Although decided long before Ahmed, People v. Chaffer, supra, 111 Cal.App.4th 1037, is instructive. In Chaffer the defendant was convicted of inflicting corporal injury upon a cohabitant. The jury also found true a section 12022.7 enhancement based on the defendant's infliction of great bodily injury on the victim, arising out of the same conduct. As here, the defendant contended section 654 precluded imposition of sentence on the enhancement, because his single act of causing the victim serious bodily injury was the basis for both his conviction on the underlying crime and the enhancement. (Chaffer, at p. 1044.) Chaffer rejected this contention, reasoning that section 12022.7 was a "specific provision that operates as an exception to the more general statute, section 654." (Chaffer, at pp. 1044-1045.) "Section 12022.7 is a narrowly crafted statute intended to apply to a specific category of conduct. It represents 'a legislative attempt to punish more severely those crimes that actually result in great bodily injury.' [Citations.]" (Chaffer, at p. 1045.) Therefore, section 12022.7 controlled and operated as an implied exception to section 654. (Chaffer, at p. 1046.)

Chaffer's reasoning appears consistent with Ahmed's analysis. (Ahmed, supra, 53 Cal.4th at p. 163 ["a specific statute prevails over a more general one relating to the same subject"].) Section 12022, subdivision (b)(2), the statute at issue here, like section 12022.7, is designed to punish a specific category of conduct, use of a deadly or dangerous weapon during a carjacking. Carjacking requires the use of force or fear, but does not require use of a dangerous or deadly weapon. (§ 215, subd. (a); CALCRIM No. 1650; People v. Magallanes (2009) 173 Cal.App.4th 529, 534 [no express threat is necessary to establish a carjacking victim's fear]; In re Michael L. (1985) 39 Cal.3d 81, 88 [the "particular means by which force is employed or fear imparted is not an element of robbery"]; People v. Garcia (1995) 32 Cal.App.4th 1756, 1776-1777; In re Anthony H. (1980) 108 Cal.App.3d 494, 499.) Use of a deadly or dangerous weapon makes carjackings more lethal than they would otherwise be. Section 12022, subdivision (b), like the statute at issue in Chaffer, is a narrowly crafted statute intended to apply to a specific category of conduct, and represents a legislative attempt to punish more severely those carjackings in which a deadly or dangerous weapon is used. It therefore operates as an implied exception to the more general statute, section 654. (See People v. Chaffer, supra, 111 Cal.App.4th at pp. 1044-1045.)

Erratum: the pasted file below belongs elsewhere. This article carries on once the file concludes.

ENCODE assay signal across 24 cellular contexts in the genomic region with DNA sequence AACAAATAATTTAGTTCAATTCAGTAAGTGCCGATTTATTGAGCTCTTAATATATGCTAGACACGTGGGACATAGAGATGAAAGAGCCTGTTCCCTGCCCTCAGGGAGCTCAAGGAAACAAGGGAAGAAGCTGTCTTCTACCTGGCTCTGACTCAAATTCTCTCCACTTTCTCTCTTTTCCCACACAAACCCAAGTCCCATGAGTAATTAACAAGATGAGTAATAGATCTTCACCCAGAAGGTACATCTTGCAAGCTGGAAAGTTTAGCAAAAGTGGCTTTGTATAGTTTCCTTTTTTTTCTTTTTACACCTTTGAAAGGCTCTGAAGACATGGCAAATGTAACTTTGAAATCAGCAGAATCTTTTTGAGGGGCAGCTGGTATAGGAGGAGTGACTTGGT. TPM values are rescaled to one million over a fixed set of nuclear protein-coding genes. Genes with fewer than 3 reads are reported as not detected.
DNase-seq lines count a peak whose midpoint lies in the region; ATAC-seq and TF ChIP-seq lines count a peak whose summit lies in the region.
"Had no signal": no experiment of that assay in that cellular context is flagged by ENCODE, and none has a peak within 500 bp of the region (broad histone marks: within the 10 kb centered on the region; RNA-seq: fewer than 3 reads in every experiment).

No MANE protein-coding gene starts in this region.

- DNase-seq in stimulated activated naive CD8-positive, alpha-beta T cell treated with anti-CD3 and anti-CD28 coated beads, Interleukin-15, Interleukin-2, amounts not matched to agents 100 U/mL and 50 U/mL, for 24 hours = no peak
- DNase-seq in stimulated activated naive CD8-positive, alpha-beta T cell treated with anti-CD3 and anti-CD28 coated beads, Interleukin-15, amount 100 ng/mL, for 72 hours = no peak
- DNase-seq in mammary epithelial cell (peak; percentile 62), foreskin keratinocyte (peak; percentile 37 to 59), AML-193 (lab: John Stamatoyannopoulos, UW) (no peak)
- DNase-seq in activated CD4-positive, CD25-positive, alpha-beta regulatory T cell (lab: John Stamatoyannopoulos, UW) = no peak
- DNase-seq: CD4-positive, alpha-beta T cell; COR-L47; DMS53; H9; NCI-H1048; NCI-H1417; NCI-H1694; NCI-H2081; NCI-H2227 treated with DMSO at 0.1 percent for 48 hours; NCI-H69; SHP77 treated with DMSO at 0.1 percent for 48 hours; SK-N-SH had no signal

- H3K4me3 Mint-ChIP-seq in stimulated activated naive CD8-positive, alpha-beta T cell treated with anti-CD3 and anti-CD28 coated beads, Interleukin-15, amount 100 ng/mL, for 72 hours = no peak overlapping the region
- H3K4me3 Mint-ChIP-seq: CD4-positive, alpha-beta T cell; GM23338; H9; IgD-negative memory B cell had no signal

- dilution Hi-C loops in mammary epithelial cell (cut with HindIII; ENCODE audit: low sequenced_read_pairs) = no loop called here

The legislative history of section 12022, subdivision (b)(2) reinforces this conclusion. The Legislature created the crime of carjacking in 1993. (Stats. 1993, ch. 611, § 6, p. 3508; People v. Lopez (2003) 31 Cal.4th 1051, 1057.) At the same time, the Legislature amended section 12022 to provide for an enhancement of up to three years for the use of a deadly or dangerous weapon in the commission of a carjacking, as opposed to the one-year term generally applicable to other felonies under the statute. (Stats. 1993, ch. 611, § 30, p. 3579.) In order to combat a potentially violent and increasingly common crime, the "Legislature sought to impose a severe penalty . . . ." (People v. Coleman (2007) 146 Cal.App.4th 1363, 1369; Lopez, at p. 1057.) This legislative intent would be frustrated if section 654 barred imposition of the enhancement under the circumstances presented here.

Even if the foregoing considerations are insufficient to establish that section 12022, subdivision (b)(2) operates as an implied exception to section 654, section 654 would not preclude imposition of sentence on the enhancement in the instant matter.